In my later traditional westerns, say from For the Norden Boys onward, I have worked with more definite endings and more assertive protagonists. In some, hearkening back to Black Diamond Rendezvous, picking up Man from Wolf River, threading through the Jimmy Clevis novels, and on through Stranger in Thunder Basin, I am working with an aesthetic that includes irony akin to Dickens as well as the stylistic influences of Guthrie.
These authors have two common features that I find motivating and that I aspire to achieve. One is a sense of form. Although Dickens has a reputation for having created some of the “shaggy, baggy monsters” of Victorian fiction, I find Great Expectations impressive in its plot, its pacing, and its internal structuring devices such as foreshadowing and image systems. As suggested above, I find the same qualities in Guthrie, especially in The Big Sky. The second feature is the great ability to maintain different levels of interest—the narrative or suspense level, the level of thematic seriousness, and then the level of intricate image systems and supporting word choice. I do not presume to have achieved such success, but I do find these two authors inspiring in these ways.
In short story writing, I most admire Alice Munro. Although I cannot presume to write up to her level, I consider her work as exemplary of the greatness that short fiction can aspire to. As with Guthrie, I admire her ability to work with negotiated and indeterminate endings. Always subtle and articulate, Munro writes about the importance of everyday relationships, and she conveys a clear sense that fiction does not need to be flamboyant. Such stories as “Dulse,” “The Turkey Season,” “Accident,” “Bardon Bus,” and “Prue” imply an aesthetic that resonates with me. In my own work, I figure that if something is more interesting than picking squash, it should be all right for a story, and it doesn’t always matter what happens to the squash. Munro’s stories reassure me in this line of thinking, and a story such as “Labor Day Dinner” seems even to make an indirect statement (and pun) about deus ex machina endings. Some of Munro’s stories (such as “Bardon Bus” and “Prue”) also have interesting internal structures, as they are not written in a straight line.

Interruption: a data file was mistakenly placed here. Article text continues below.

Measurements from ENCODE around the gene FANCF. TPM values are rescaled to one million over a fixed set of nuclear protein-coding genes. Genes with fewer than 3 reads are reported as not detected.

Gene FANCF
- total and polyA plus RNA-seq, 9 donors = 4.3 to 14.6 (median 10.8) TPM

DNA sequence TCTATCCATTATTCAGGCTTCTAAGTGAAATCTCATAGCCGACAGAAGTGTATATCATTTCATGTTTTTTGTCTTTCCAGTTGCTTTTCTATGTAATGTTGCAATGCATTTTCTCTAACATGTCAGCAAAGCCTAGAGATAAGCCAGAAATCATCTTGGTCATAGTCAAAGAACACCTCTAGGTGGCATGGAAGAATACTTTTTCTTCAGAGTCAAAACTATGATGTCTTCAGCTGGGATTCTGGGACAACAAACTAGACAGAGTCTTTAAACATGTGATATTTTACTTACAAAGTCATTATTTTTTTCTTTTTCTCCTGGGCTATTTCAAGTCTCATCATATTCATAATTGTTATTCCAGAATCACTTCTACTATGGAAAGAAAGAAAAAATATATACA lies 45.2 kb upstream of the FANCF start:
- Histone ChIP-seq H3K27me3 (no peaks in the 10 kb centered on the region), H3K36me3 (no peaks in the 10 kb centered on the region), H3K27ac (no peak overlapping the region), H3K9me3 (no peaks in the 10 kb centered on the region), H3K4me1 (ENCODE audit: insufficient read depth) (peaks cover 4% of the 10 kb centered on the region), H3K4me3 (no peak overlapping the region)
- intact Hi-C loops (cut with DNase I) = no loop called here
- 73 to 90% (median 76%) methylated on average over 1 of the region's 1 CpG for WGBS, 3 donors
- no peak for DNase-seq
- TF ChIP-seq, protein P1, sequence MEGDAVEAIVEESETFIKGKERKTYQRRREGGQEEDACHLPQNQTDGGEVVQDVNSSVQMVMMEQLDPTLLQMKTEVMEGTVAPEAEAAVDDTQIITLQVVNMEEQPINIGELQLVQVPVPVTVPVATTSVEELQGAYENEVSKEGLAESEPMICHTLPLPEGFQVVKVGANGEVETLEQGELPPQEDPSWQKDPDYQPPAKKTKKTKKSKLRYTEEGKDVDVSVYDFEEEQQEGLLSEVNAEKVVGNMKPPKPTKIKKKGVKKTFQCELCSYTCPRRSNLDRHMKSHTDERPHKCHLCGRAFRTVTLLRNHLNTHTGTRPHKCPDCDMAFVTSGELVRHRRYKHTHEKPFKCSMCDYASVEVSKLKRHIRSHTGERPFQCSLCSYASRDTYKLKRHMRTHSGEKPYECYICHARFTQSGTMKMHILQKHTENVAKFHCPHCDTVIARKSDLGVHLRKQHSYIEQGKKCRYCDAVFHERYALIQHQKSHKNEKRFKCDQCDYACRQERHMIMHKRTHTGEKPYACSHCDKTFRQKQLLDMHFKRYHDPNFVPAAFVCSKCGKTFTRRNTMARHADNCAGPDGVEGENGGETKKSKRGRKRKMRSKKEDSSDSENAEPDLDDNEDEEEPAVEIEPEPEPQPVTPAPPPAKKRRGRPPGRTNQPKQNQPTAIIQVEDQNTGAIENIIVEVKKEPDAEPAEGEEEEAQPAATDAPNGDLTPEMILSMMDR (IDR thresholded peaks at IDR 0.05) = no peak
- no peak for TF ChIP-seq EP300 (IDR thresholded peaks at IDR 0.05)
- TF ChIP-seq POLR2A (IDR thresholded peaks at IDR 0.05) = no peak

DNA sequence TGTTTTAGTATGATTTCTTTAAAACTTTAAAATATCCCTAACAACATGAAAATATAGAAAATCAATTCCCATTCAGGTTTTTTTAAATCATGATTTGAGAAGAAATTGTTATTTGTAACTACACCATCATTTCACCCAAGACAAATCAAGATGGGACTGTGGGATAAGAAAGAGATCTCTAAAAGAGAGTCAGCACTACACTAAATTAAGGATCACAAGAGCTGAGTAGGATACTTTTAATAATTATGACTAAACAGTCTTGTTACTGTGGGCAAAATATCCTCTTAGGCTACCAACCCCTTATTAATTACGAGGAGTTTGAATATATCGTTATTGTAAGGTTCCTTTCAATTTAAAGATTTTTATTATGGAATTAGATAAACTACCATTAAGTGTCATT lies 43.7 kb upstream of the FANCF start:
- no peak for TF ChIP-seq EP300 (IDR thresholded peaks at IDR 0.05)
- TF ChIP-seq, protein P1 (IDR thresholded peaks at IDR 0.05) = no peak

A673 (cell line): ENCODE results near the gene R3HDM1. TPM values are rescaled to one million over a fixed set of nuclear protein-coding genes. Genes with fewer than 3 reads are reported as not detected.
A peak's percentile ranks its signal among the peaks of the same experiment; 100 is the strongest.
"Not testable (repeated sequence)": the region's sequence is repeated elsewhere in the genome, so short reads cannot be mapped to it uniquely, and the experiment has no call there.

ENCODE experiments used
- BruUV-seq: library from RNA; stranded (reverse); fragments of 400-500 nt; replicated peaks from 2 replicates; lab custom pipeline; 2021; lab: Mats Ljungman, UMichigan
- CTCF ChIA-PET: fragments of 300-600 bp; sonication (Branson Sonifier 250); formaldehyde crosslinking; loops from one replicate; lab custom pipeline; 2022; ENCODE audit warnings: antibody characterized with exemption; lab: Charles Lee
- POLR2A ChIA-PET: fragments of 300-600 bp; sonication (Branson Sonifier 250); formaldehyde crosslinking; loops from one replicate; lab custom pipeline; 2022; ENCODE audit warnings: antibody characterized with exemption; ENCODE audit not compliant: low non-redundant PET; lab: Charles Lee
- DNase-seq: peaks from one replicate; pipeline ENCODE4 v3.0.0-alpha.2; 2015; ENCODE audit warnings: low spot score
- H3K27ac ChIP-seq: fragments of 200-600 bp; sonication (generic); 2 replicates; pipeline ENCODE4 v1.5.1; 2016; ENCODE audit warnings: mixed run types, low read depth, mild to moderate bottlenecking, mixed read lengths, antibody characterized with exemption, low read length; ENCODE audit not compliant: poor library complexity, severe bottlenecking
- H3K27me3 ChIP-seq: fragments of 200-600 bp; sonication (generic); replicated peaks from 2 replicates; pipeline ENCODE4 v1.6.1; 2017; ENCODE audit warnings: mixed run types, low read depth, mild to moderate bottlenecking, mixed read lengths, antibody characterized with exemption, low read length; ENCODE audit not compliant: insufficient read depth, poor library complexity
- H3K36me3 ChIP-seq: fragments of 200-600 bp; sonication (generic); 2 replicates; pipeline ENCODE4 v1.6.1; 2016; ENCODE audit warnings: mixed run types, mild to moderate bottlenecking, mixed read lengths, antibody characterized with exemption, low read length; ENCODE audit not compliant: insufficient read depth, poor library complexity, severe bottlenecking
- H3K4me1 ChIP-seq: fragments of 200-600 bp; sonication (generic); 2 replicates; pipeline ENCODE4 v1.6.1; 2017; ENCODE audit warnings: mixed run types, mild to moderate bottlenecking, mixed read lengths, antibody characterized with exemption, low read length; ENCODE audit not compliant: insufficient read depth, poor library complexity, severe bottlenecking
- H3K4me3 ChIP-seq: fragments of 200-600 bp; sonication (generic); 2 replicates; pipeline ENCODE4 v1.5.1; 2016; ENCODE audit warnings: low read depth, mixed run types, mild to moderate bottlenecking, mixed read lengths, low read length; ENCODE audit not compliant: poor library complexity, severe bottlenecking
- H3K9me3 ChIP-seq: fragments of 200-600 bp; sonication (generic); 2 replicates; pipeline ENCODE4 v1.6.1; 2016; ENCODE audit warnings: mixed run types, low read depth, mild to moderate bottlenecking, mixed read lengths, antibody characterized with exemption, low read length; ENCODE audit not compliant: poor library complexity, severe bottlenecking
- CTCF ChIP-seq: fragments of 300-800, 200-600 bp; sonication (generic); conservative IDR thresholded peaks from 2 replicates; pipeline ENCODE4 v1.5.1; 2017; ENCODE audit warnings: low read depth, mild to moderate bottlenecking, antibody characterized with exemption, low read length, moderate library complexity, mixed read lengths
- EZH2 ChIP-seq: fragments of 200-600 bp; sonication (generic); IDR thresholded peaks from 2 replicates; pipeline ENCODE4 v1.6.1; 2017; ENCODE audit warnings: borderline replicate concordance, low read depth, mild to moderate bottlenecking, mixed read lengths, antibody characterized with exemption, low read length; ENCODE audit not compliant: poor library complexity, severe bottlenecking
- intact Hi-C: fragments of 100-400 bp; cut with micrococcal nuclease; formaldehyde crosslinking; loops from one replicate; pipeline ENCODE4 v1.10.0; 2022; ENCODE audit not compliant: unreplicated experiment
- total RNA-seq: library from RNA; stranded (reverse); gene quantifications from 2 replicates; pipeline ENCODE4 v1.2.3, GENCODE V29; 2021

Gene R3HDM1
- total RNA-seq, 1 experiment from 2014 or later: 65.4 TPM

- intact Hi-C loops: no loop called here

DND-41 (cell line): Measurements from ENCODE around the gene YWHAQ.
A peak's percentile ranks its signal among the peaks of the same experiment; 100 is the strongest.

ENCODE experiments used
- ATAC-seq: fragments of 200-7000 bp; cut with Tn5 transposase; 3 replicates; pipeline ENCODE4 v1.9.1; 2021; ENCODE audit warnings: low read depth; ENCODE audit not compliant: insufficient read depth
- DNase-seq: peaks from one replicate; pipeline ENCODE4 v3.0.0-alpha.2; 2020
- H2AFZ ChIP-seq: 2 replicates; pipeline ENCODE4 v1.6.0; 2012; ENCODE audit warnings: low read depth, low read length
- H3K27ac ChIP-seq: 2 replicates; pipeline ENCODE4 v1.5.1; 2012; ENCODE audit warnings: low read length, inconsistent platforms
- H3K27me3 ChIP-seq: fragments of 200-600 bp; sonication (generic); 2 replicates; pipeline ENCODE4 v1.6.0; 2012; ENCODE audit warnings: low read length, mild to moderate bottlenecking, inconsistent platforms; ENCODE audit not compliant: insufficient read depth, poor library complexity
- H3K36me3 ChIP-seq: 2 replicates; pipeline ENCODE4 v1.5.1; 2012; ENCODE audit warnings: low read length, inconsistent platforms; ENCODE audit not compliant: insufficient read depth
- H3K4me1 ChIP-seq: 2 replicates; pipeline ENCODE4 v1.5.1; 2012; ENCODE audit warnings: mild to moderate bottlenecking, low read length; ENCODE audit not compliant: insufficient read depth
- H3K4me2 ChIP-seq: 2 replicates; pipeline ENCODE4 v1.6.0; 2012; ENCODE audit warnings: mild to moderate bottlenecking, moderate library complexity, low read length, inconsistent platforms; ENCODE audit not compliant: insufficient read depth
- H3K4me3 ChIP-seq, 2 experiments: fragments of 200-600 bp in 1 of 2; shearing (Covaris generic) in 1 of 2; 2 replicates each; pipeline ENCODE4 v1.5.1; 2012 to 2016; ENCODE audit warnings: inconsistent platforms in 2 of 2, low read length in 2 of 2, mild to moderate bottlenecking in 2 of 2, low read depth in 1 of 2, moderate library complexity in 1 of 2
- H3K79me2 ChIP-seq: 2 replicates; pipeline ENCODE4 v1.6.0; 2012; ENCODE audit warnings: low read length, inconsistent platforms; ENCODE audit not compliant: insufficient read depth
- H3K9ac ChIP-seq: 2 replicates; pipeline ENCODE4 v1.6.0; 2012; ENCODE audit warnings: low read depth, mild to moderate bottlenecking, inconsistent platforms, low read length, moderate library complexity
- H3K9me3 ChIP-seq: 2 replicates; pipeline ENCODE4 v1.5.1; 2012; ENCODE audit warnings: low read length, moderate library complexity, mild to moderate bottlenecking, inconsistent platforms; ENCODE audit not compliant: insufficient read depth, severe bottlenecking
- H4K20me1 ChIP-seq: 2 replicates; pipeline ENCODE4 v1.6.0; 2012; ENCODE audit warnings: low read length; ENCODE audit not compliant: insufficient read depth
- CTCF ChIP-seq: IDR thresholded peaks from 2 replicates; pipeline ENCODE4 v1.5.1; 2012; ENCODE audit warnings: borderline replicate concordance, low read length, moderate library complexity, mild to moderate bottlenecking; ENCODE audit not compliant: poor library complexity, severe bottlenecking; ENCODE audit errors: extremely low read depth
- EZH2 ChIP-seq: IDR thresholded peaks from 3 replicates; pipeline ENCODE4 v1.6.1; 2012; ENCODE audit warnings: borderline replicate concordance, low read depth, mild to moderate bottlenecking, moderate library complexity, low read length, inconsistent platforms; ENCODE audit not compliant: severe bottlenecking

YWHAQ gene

I cite the above stories from The Moons of Jupiter because I have been through the collection a few times, but I would also like to mention indisputable masterpieces such as “Friend of My Youth” “Carried Away,” and “Open Secrets.” Munro writes stories that, as models of excellence, tell me it is all right to write the kinds of stories I want to write. Once inspired, however, I have gone on to write stories that are perhaps too subtle or flat for their own good, as they do not distinguish themselves right away in a pile of unsolicited manuscripts. Still, I have faith in this kind of story, and some of my most successful stories in Antelope Sky and Seasons in the Fields were written after I had studied the work of Alice Munro.
These, then, are the writers whom I cite as having influenced me as a fiction writer and as a writer of the regions where I have lived. Beneath the surface differences of time and place, these writers all connect—with me, at least—as examples of the potential we hope to strive for.